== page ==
Beauty Word of the Day: Petrichor

When I was a child, it rained every afternoon in the summer. You could count on it. Right around 3 p.m., the skies would open up and the rain would fall down in heavy, big, hard drops. After the rain stopped, we would go back outside and play. The rain didn’t cool down the 95 degree heat. But, for a little while, it felt more comfortable. I can remember that I liked the feel of the wet sidewalk under my bare feet but hated walking on the wet grass. 

I also remember the smell of the air after the rain. Maybe it smelled of clean, or freshness, or relief – heat calmed down by water. Little did I know then that there is a specific word for the pleasant smell after the rain. It is PETRICHOR.

Petrichor is the earthy fragrance we smell when rain hits dry soil. The word is constructed from Greek petra meaning "stone", and īchōr, the fluid that flows in the veins of the gods in Greek mythology. While the Greek meaning is romantic, the truth is a bit less so. The good smell is produced by geosmin, a molecule that is made up of the bacteria Streptomyces. These bacteria are found in healthy soil. When the rain hits the soil, the geosmin are released into the air.

You can read more about the science behind the smell at Petrichor: why does rain smell so good?

I just recently learned the word, petrichor, at the Heal the Man in order to Heal the Land exhibit at the Snug Harbor Cultural Center on Staten Island. Tattfoo Tan, a Staten Island based artist, explores how spirituality manifests itself out of the connections between internal experience and the material world. How can we connect with nature when society give priority to disposability and mass-consumption? How do we move away from a mindset of scarcity to one of collaboration? How can we be transformed from the egocentric “i” to the love supreme “I AM”?

In the exhibit, Tan uses participatory prompts, games, and affirmations to engage people in the interwoven nature of the universe. One of those prompts was the word “Petrichor.” Fascinated by the word, I took a photo.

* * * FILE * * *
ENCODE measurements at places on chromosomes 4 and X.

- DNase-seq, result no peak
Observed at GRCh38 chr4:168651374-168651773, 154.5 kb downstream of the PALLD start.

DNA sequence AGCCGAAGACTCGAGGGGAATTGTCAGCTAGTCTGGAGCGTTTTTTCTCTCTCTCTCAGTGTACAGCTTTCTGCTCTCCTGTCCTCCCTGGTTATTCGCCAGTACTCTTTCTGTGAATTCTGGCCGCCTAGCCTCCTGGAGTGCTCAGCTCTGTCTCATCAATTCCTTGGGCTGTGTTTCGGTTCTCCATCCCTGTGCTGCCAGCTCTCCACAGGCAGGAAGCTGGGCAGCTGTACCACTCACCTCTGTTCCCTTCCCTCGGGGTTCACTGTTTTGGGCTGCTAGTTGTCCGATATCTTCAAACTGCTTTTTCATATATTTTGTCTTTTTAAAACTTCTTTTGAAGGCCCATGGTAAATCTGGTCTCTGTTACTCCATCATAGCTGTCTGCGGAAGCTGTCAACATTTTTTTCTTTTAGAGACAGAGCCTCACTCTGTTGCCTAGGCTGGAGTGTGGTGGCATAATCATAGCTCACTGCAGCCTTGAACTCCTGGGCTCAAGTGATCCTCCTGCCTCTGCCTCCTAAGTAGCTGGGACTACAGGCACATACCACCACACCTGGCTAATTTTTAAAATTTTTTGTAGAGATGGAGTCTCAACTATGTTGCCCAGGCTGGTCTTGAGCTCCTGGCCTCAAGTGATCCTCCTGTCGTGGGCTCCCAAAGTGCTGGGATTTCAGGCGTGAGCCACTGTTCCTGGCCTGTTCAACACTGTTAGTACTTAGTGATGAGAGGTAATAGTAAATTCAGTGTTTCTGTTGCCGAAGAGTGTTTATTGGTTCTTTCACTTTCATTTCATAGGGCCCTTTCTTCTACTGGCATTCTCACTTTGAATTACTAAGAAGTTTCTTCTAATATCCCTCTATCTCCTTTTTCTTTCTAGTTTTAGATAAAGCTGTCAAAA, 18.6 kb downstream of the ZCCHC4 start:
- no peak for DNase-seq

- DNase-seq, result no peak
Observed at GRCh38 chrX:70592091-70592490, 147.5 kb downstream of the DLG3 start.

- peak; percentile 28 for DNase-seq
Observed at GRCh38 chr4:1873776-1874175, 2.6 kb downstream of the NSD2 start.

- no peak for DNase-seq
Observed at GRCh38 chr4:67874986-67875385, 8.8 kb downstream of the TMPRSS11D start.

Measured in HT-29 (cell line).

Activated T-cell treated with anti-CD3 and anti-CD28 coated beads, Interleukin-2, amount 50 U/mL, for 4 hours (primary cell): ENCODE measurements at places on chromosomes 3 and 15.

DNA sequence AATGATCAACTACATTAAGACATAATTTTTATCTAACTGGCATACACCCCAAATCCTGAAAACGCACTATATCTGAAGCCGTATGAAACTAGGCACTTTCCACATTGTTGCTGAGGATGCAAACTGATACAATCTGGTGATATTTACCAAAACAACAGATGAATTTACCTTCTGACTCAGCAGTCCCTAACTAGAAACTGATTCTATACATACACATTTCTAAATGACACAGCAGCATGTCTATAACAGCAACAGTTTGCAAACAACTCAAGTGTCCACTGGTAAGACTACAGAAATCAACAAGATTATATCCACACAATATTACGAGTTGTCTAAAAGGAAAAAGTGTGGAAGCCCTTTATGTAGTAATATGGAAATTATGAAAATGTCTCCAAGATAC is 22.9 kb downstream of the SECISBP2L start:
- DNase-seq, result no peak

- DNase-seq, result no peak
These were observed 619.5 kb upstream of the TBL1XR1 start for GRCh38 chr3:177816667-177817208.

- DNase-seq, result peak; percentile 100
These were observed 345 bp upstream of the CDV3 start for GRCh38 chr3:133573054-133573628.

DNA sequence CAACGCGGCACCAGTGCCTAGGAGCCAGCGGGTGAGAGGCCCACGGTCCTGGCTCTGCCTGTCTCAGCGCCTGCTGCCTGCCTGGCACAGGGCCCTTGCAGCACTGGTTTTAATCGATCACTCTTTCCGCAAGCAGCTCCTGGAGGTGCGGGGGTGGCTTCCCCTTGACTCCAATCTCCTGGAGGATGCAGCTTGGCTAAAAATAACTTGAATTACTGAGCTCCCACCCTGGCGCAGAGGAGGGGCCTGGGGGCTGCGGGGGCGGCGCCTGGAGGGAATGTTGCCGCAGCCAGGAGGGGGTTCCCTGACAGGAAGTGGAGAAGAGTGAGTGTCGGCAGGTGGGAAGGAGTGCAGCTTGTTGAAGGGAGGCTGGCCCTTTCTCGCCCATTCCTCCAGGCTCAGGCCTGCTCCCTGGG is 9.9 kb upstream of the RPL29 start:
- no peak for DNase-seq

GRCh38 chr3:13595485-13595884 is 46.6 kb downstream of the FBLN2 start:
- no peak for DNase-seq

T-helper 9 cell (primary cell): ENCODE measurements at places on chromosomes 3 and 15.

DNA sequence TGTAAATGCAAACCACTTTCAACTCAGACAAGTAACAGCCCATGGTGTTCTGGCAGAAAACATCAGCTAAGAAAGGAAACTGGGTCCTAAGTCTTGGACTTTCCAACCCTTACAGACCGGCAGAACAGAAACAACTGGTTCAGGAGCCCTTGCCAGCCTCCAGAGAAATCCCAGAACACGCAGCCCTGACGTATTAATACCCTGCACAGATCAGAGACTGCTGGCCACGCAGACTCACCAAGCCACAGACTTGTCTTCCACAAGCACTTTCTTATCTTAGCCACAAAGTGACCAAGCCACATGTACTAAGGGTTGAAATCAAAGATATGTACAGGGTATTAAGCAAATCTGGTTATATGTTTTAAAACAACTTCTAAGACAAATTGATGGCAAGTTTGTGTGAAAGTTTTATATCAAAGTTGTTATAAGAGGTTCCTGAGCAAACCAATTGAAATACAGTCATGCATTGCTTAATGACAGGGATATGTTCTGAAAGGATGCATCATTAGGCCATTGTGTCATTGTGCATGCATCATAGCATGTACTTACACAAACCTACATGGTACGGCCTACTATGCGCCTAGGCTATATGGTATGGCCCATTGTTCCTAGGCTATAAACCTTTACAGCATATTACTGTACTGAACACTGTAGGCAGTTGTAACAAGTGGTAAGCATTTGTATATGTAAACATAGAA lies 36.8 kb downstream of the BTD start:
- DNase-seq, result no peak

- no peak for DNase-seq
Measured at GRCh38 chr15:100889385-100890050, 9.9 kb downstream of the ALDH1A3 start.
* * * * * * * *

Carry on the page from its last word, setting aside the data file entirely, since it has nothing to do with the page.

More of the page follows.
Then, didn’t give it a second thought. Until a few weeks ago.

The last two weeks of July were hot and dry. The sidewalk was on fire and plants were shriveling up. I guess you could call it a scorcher (by Northeastern standards).

Then, on July 31, it happened. The rain fell at long last. There is such beauty in rain - the dark sky, the sound it makes when it hits the roof, the wind it creates, how it quenches the thirst of plants, animals, and insects. 

I was with a friend and we walked out on the terrace and he said – “I love that smell.” I took a deep breath and it hit me – PETRICHOR - that earthy fragrance of and dry soil. Breathe in deeply. Can you smell it?

Can the smell of a molecule be beauty? According the Beauty Manifesto, I think so.
  • Beauty exists in all forms - created, curated, and natural.
  • Beauty can be found in the ordinary; look beyond the precious and rare.
  • Beauty fosters connections between individuals, others and greater society; share your thoughts and experiences with others.
There was brief moment, when my friend and I stood on the terrace, breathing in the petrichor, that time was still and we connected. Nothing monumental, crazy – just ordinary, natural, and shared.

I think that I have taken petrichor for granted. No longer! Next time it rains, I will open the door, step outside, and breathe in deeply. I invite to do the same!

What beauty is around you that you have taken for granted? Let me know. 


Now, a rainy day song from my youth.  



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